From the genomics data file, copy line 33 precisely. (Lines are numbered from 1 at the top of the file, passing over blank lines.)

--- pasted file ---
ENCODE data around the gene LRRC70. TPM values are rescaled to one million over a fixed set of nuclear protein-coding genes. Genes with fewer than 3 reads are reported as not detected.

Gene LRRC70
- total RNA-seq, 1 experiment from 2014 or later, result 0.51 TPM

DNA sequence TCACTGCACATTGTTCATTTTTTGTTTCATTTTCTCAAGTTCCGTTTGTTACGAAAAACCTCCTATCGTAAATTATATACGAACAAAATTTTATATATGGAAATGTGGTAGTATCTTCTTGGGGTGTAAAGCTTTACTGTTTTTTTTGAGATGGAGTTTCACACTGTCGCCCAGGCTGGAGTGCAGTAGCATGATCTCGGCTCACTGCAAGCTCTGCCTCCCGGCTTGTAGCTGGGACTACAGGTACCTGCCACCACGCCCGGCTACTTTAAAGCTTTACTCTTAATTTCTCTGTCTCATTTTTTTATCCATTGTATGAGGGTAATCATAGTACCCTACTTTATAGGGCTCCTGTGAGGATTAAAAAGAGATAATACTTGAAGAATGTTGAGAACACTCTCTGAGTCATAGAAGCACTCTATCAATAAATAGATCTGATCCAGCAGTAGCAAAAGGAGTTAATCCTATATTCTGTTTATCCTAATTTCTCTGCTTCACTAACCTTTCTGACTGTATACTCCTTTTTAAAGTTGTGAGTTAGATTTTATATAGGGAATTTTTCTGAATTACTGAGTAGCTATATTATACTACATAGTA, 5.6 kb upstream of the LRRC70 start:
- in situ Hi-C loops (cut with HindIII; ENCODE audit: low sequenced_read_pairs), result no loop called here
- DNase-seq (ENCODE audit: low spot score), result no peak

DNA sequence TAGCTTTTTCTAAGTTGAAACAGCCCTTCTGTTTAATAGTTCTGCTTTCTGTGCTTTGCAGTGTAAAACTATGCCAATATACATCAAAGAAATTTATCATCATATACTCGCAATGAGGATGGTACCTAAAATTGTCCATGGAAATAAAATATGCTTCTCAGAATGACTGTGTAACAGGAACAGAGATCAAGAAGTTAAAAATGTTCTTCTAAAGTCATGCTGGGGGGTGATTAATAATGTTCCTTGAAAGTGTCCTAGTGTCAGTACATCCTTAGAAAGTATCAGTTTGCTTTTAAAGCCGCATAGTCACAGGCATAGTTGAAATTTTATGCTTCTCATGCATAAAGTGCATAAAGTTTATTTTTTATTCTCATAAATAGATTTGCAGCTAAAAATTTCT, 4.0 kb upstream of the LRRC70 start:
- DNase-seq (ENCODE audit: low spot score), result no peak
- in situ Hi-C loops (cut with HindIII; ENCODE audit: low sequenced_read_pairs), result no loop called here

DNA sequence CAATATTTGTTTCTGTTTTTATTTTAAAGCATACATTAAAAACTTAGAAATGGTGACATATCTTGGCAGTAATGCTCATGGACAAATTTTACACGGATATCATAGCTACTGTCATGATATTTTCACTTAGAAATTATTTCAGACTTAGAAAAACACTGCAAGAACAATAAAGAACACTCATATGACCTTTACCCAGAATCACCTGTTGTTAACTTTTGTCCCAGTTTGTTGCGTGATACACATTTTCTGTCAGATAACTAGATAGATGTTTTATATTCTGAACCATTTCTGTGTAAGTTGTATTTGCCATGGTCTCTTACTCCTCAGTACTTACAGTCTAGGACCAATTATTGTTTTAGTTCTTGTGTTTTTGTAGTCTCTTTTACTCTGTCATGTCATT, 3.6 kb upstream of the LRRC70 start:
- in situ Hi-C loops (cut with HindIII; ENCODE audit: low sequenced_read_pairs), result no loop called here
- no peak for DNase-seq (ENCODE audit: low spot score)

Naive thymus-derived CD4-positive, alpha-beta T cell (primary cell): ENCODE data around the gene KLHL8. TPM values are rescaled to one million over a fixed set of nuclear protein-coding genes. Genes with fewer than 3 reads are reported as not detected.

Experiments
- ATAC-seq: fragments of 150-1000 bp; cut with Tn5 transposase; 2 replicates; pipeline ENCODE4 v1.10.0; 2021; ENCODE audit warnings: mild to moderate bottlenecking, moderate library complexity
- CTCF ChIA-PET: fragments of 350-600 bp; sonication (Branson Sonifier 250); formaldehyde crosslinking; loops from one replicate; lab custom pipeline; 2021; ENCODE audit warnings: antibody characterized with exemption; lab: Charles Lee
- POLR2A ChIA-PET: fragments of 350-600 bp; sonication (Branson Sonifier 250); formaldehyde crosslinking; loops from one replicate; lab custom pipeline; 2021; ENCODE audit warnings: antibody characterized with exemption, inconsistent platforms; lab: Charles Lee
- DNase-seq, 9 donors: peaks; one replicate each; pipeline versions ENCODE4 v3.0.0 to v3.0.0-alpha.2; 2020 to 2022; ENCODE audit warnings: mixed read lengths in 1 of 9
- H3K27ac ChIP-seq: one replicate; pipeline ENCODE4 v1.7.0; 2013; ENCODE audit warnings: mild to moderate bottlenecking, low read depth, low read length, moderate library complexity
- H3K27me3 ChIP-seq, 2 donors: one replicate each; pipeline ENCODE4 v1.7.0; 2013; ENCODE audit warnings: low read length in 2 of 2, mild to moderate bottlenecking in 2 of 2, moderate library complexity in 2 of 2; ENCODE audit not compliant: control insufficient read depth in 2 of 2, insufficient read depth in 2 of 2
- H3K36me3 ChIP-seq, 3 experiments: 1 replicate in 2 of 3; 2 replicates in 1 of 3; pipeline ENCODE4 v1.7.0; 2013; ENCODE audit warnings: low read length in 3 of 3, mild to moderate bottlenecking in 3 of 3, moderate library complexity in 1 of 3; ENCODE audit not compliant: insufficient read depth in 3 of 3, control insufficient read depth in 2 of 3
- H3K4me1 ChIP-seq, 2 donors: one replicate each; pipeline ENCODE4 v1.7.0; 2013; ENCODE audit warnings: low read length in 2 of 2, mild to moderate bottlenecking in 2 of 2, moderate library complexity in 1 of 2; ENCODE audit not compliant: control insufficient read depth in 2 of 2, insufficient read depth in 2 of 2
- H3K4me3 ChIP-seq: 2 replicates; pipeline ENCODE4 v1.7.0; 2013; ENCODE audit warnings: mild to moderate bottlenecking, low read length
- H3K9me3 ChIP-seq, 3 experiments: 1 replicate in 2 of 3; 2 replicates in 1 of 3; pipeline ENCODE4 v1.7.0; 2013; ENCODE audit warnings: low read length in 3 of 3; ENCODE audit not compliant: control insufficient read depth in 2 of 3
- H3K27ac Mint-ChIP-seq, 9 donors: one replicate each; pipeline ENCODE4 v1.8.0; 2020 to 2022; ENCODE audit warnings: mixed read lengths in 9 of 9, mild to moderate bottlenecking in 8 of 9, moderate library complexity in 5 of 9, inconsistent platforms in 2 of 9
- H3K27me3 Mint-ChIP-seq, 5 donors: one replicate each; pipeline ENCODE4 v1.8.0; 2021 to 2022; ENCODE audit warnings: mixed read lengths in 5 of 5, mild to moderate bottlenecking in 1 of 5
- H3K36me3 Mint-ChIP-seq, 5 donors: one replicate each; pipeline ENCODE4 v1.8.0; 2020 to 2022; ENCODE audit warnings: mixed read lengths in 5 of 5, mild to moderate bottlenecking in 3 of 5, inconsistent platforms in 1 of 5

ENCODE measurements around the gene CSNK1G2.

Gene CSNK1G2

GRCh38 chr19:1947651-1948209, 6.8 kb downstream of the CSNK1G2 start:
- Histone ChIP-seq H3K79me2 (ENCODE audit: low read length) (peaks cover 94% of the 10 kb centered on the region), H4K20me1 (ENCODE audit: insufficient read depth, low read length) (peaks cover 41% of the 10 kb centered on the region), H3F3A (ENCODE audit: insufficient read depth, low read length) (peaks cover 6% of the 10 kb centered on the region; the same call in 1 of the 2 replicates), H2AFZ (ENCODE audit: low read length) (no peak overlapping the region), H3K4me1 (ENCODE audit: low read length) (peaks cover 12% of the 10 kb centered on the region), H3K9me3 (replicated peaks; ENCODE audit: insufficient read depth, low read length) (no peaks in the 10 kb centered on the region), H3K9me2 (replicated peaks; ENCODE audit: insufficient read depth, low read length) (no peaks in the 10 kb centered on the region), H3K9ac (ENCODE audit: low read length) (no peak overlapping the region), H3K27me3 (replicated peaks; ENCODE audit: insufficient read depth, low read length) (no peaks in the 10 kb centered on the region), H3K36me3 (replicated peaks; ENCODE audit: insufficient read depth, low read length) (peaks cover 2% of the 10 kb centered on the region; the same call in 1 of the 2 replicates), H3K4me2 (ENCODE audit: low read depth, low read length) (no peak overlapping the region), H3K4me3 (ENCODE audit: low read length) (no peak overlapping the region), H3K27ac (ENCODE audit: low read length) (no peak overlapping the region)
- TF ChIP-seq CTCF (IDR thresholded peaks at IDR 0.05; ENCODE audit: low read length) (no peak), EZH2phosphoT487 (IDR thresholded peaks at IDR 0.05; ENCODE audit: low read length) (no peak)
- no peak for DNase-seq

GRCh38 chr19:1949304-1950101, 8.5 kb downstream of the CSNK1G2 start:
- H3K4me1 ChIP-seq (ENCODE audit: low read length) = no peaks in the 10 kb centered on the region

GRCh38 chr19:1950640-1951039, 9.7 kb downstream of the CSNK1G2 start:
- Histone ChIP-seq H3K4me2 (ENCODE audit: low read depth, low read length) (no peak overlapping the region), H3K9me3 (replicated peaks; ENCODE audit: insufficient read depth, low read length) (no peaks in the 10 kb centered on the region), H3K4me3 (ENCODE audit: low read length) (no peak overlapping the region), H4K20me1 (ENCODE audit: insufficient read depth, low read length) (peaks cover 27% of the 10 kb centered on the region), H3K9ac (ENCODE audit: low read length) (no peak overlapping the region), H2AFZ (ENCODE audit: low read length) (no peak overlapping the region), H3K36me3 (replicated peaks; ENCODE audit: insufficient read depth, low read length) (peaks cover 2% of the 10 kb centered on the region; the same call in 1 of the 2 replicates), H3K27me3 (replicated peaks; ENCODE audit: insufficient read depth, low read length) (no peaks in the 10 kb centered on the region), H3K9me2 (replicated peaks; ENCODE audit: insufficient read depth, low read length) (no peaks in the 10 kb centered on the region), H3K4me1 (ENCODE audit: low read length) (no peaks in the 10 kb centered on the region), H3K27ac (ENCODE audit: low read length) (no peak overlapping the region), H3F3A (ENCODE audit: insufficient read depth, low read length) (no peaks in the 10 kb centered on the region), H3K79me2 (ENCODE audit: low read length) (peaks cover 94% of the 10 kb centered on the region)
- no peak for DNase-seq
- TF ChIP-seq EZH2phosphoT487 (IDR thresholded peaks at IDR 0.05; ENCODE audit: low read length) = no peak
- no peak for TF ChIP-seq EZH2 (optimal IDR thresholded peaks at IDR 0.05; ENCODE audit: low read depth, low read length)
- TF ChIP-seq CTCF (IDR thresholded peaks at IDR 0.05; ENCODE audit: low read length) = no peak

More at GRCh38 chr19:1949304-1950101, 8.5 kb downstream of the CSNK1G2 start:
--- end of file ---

- no peak for DNase-seq